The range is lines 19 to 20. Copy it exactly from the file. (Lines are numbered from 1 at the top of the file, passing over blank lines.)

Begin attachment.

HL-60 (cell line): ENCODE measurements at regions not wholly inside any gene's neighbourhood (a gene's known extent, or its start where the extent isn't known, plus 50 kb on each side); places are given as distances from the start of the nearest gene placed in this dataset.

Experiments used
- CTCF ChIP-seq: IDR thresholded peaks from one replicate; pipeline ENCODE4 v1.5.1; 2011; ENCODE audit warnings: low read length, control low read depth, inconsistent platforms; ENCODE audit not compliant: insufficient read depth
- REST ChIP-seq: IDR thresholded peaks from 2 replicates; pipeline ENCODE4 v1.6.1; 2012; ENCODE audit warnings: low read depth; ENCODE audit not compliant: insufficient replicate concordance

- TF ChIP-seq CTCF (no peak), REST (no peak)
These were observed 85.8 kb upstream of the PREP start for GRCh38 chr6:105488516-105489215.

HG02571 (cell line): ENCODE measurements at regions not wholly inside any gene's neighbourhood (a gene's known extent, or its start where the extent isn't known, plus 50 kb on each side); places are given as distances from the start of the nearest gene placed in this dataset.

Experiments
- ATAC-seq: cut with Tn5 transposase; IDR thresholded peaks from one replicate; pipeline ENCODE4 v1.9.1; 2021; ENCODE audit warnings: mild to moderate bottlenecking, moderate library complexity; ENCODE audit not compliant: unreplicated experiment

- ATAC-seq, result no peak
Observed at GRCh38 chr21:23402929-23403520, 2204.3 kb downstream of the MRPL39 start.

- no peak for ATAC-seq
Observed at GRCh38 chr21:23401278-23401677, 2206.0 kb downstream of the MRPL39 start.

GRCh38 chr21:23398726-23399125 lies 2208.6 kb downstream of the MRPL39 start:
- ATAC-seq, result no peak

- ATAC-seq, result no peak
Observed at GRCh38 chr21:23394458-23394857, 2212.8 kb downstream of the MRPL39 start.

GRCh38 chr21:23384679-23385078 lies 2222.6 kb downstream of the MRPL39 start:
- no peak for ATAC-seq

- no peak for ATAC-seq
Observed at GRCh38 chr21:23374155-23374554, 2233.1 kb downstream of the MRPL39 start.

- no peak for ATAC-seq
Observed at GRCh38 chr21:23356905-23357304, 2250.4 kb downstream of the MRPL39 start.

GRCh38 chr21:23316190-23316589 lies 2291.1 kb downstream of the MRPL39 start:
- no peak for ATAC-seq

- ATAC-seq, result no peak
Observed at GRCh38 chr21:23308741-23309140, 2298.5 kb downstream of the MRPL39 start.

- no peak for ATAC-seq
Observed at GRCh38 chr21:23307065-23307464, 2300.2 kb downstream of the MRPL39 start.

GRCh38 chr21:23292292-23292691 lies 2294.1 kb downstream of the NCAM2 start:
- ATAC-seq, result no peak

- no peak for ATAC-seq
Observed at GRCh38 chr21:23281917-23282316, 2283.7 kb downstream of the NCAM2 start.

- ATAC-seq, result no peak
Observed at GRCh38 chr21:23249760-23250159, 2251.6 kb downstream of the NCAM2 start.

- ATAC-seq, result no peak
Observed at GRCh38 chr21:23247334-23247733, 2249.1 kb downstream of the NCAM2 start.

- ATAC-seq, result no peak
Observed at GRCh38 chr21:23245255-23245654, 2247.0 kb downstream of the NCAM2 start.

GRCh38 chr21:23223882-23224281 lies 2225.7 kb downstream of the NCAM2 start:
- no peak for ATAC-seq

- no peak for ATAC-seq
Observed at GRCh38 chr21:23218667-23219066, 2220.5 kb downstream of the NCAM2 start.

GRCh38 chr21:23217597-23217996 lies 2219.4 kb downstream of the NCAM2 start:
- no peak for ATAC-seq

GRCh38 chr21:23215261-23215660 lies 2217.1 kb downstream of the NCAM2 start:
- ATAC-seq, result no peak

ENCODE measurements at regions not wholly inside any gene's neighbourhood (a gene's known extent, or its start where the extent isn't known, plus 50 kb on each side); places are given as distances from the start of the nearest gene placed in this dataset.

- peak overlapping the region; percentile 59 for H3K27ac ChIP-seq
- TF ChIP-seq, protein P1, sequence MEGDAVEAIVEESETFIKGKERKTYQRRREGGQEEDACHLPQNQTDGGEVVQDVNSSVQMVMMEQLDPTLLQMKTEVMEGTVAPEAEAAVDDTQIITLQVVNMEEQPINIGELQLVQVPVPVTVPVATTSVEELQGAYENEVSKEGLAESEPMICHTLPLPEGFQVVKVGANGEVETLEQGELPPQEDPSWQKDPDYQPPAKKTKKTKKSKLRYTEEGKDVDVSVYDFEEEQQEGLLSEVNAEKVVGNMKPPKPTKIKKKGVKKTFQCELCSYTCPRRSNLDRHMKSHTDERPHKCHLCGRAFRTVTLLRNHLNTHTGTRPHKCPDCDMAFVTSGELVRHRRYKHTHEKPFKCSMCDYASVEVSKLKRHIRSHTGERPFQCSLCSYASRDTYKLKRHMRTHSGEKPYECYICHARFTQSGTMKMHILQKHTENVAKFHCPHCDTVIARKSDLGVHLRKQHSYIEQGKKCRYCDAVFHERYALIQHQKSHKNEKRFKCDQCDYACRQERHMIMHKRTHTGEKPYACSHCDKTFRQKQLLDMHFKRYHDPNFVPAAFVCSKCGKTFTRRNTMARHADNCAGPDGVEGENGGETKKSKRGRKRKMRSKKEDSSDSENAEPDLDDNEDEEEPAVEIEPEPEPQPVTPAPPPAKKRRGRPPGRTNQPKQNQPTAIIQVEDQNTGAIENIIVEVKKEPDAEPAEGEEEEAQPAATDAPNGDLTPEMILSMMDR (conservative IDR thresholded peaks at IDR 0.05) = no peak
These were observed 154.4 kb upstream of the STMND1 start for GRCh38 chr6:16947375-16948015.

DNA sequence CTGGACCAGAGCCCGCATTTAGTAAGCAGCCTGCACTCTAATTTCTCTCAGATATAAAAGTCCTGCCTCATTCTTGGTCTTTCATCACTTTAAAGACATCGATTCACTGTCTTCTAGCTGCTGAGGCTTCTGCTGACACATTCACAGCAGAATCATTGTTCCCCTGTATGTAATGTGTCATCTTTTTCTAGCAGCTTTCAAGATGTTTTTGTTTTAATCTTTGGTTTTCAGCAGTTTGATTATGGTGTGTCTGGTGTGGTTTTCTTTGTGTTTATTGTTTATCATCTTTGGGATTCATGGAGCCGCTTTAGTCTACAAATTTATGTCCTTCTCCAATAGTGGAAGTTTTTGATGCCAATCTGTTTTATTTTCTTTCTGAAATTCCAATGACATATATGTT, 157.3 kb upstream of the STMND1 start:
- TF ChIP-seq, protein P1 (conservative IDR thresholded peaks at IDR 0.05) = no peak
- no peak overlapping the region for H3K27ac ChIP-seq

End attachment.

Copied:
- no peak for ATAC-seq

- no peak for ATAC-seq